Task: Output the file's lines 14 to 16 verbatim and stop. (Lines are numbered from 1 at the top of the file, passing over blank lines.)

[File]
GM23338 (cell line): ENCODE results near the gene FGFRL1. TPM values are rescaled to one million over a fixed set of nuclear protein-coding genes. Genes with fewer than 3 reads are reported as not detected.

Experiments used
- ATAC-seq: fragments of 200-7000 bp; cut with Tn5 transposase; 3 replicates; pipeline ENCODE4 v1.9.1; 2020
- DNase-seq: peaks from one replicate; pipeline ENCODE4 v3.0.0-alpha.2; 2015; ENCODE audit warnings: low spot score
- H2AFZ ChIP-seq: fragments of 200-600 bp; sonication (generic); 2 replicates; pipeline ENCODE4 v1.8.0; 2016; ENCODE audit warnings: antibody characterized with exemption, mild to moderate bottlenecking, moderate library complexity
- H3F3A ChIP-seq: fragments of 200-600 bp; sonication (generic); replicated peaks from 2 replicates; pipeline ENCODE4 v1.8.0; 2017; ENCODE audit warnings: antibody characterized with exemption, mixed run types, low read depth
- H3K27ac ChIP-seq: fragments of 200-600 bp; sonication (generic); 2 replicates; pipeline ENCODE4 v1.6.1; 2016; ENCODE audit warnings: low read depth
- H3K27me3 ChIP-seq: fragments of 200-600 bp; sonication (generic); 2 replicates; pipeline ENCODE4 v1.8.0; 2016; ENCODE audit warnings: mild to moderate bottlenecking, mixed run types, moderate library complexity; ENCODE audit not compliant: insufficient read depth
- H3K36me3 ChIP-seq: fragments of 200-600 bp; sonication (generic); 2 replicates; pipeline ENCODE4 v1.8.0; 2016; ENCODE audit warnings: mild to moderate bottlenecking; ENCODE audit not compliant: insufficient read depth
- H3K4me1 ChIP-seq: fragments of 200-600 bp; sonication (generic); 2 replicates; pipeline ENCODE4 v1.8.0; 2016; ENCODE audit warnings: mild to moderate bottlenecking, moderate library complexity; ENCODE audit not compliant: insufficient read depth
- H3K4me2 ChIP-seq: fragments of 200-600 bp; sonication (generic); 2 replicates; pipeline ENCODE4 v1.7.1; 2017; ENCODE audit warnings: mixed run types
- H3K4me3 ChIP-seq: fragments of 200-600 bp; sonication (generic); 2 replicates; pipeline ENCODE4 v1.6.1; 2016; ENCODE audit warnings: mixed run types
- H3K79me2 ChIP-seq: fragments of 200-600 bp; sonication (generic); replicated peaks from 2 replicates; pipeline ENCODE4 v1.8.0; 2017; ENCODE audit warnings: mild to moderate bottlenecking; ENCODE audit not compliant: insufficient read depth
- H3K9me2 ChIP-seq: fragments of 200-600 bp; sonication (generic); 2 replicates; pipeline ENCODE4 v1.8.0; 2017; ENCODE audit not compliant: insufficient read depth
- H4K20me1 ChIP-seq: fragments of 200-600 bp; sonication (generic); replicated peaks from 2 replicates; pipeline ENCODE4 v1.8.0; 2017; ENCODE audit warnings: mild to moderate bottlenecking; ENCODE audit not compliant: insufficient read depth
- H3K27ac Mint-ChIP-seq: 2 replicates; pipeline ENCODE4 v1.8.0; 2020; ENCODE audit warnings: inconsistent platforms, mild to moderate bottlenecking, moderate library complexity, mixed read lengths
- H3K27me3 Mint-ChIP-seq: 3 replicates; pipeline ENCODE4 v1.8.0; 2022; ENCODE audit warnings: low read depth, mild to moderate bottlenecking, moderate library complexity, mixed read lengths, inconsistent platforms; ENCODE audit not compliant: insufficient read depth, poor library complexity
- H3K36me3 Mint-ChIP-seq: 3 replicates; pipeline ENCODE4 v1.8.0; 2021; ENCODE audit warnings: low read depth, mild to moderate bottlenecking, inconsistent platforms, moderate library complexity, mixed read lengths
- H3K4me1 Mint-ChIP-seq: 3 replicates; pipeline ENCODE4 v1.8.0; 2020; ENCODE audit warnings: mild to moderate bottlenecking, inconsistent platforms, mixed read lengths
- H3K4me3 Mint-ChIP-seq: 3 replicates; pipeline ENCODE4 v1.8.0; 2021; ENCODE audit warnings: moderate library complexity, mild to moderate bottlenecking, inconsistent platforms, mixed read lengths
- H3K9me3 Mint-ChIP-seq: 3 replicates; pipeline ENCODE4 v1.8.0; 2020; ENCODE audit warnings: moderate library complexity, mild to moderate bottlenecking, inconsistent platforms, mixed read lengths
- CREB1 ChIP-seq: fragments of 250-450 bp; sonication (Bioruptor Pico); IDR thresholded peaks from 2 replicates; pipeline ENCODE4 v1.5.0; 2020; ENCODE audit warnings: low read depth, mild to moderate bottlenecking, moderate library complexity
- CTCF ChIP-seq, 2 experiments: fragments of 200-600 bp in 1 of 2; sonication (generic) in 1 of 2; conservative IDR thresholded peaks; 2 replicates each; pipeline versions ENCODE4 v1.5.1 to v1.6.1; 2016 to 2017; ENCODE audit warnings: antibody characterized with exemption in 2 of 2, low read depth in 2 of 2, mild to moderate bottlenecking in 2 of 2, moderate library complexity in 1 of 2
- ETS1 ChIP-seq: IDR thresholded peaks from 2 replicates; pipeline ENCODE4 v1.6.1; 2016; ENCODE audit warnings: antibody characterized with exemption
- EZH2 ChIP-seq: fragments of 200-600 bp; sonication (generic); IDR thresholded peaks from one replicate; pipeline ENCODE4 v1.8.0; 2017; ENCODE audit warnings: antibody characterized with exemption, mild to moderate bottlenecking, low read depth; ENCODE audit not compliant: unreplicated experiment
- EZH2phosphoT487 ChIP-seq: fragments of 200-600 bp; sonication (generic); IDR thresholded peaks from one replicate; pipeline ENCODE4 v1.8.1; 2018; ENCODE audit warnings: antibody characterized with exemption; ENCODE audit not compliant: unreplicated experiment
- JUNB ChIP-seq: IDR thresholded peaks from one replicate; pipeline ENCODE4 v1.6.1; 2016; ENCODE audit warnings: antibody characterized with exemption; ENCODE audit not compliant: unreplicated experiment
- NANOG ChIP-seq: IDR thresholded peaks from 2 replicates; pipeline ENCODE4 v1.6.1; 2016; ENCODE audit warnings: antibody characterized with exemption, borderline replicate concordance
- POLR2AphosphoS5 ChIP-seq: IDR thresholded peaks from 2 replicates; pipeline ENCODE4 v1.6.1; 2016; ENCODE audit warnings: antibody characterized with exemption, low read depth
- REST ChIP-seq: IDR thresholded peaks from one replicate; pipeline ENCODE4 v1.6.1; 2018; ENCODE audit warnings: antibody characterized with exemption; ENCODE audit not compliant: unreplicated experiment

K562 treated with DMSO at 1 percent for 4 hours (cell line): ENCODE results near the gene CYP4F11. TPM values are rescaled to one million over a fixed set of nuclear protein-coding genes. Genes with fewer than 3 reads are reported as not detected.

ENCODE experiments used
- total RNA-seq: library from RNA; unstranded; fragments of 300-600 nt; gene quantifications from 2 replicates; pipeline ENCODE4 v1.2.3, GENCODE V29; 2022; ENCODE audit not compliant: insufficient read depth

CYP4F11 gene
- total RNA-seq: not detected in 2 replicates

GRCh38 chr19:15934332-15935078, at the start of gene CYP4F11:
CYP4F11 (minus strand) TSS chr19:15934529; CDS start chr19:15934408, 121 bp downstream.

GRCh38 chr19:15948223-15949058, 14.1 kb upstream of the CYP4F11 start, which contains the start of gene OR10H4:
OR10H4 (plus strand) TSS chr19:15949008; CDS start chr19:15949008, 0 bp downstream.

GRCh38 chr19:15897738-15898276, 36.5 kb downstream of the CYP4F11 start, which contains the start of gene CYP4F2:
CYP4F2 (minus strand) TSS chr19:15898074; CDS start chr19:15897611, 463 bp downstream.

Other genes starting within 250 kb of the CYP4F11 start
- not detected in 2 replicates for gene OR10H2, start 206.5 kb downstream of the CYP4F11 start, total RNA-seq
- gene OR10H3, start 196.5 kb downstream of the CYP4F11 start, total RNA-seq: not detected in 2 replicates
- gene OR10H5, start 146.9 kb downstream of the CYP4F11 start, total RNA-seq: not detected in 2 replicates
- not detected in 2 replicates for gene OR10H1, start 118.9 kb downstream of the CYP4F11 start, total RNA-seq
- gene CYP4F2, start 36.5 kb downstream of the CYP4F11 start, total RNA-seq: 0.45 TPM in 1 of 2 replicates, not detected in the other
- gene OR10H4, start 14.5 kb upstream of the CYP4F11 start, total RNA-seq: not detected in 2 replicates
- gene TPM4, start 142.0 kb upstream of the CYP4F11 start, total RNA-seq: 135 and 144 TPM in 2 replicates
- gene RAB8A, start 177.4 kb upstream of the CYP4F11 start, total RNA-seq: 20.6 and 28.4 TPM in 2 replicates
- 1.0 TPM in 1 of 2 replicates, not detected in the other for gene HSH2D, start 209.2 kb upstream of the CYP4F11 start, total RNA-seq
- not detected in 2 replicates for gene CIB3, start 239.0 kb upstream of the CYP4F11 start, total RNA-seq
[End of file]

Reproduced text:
- H3K9me2 ChIP-seq: fragments of 200-600 bp; sonication (generic); 2 replicates; pipeline ENCODE4 v1.8.0; 2017; ENCODE audit not compliant: insufficient read depth
- H4K20me1 ChIP-seq: fragments of 200-600 bp; sonication (generic); replicated peaks from 2 replicates; pipeline ENCODE4 v1.8.0; 2017; ENCODE audit warnings: mild to moderate bottlenecking; ENCODE audit not compliant: insufficient read depth
- H3K27ac Mint-ChIP-seq: 2 replicates; pipeline ENCODE4 v1.8.0; 2020; ENCODE audit warnings: inconsistent platforms, mild to moderate bottlenecking, moderate library complexity, mixed read lengths